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Mathematical and Computational Applications is published by MDPI from Volume 21 Issue 1 (2016). Articles in this Issue were published by another publisher in Open Access under a CC-BY (or CC-BY-NC-ND) licence. Articles are hosted by MDPI on mdpi.com as a courtesy and upon agreement with the previous journal publisher.

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Math. Comput. Appl., Volume 3, Issue 3 (December 1998) , Pages 127-184

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Open AccessArticle A Perturbated Algorithm for Generalized Nonlinear Quasi-Variational Inclusions
Math. Comput. Appl. 1998, 3(3), 177-184; https://doi.org/10.3390/mca3030177
Published: 1 December 1998
Viewed by 410 | PDF Full-text (1778 KB)
Abstract
In this paper, a perturbed iterative method for solving a generalized nonlinear quasi-variational inclusions, is presented and a convergence result which generalizes some known results in this field, is given. Full article
Open AccessArticle Pediatric Nutritional Requirements Determination with Neural Networks
Math. Comput. Appl. 1998, 3(3), 169-175; https://doi.org/10.3390/mca3030169
Published: 1 December 1998
Viewed by 520 | PDF Full-text (2331 KB)
Abstract
To calculate daily nutritional requirements of children, a computer program has been developed based upon neural network. Three parameters, daily protein, energy and water requirements, were calculated through trained artificial neural networks using a database of 312 children The results were compared with [...] Read more.
To calculate daily nutritional requirements of children, a computer program has been developed based upon neural network. Three parameters, daily protein, energy and water requirements, were calculated through trained artificial neural networks using a database of 312 children The results were compared with those of calculated from dietary requirements tables of World Health Organisation. No significant difference was found between two calculations. In conclusion, a simple neural network may assist physicians in the determination of daily nutritional requirements. Full article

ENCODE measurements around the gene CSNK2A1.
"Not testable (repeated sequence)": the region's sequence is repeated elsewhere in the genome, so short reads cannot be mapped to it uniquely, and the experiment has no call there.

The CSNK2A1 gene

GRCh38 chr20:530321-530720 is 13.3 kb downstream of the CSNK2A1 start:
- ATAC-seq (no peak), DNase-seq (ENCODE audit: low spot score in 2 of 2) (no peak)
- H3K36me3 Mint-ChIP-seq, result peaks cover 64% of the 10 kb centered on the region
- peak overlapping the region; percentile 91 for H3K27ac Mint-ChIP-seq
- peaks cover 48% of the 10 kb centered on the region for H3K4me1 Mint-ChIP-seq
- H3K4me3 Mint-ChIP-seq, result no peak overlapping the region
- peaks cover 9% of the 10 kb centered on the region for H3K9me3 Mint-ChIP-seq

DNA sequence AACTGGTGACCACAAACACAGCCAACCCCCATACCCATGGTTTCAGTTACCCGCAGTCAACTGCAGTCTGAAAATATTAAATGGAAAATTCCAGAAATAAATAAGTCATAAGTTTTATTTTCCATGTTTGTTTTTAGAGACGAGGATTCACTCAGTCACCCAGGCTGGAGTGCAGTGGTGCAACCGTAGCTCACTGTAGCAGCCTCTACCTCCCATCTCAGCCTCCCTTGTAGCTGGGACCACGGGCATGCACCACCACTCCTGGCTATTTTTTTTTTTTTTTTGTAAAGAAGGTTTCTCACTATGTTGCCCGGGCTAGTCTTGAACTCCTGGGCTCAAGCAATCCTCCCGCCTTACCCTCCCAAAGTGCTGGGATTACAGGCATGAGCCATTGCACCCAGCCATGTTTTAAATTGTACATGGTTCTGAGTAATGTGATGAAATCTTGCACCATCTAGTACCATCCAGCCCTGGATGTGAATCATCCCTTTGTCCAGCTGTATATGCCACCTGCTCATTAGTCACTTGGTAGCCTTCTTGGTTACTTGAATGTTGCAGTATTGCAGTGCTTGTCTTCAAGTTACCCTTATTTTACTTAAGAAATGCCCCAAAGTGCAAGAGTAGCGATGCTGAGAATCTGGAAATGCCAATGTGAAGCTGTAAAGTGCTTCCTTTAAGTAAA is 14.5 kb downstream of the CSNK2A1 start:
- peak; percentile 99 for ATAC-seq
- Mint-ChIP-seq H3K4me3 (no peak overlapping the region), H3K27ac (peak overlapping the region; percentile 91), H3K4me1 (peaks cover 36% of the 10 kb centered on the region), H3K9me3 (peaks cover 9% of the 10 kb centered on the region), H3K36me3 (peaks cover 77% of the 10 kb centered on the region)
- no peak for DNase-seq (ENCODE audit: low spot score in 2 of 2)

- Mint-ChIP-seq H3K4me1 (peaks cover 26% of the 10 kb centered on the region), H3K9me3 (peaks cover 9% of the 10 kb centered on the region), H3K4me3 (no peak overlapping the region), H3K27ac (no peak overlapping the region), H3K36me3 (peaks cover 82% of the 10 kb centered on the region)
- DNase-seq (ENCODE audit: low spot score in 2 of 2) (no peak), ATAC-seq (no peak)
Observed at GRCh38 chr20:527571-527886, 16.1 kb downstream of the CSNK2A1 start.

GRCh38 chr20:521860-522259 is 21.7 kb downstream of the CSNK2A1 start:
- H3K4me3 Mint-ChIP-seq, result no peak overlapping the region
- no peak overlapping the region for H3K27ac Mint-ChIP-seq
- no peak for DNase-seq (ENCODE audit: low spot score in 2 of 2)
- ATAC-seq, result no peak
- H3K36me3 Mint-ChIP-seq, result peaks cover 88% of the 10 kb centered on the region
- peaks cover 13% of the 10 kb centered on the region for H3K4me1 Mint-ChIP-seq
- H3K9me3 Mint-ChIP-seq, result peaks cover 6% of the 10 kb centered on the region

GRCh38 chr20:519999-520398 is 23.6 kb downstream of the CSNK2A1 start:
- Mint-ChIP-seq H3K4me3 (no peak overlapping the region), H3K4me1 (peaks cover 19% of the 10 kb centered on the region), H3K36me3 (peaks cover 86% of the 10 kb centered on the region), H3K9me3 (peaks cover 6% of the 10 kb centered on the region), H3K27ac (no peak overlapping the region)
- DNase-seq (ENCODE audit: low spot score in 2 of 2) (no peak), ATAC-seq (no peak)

Open AccessArticle A Presentation Theorem of the Spherical Wave Functions
Math. Comput. Appl. 1998, 3(3), 161-167; https://doi.org/10.3390/mca3030161
Published: 1 December 1998
Viewed by 402 | PDF Full-text (1456 KB)
Abstract
Let \(\phi_{i}^{*}\) and \(\psi_{i} (i=0,1,...,n-1)\) are the solutions of the equations \(\boxdot^{2} - \frac{n-1}{r^{2}}\phi_{i}=0\) and \(\boxdot^{2} \psi_{i}=0\) respectively. In this paper it is shown that if \(u\) and \(v\) are satisfied by the equations \((\boxdot^{2} - \frac{n-1}{r^{2}})^{n} u = 0\) and \(\boxdot^{2n} v [...] Read more.
Let \(\phi_{i}^{*}\) and \(\psi_{i} (i=0,1,...,n-1)\) are the solutions of the equations \(\boxdot^{2} - \frac{n-1}{r^{2}}\phi_{i}=0\) and \(\boxdot^{2} \psi_{i}=0\) respectively. In this paper it is shown that if \(u\) and \(v\) are satisfied by the equations \((\boxdot^{2} - \frac{n-1}{r^{2}})^{n} u = 0\) and \(\boxdot^{2n} v =0\) respectively then \(u\) and \(v\) have the representations \(u=\phi_{0}^{*} + t\phi_{1}^{*} + ... + t^{n-1}\phi_{n-1}^{*}\) and \(v = \psi_{0} + t\psi+{1} + ... + t^{n-1}\psi_{n-1}\) where \(\boxdot^{2} = \frac{1}{r^{n-1}}\frac{\partial}{\partial r} (r^{n-1} \frac{\partial}{\partial r}) - \frac{\partial^{2}}{\partial r^{2}}\). Full article
Open AccessArticle A Comparison of Numerical ODE Solvers based on Euler Methods
Math. Comput. Appl. 1998, 3(3), 153-159; https://doi.org/10.3390/mca3030153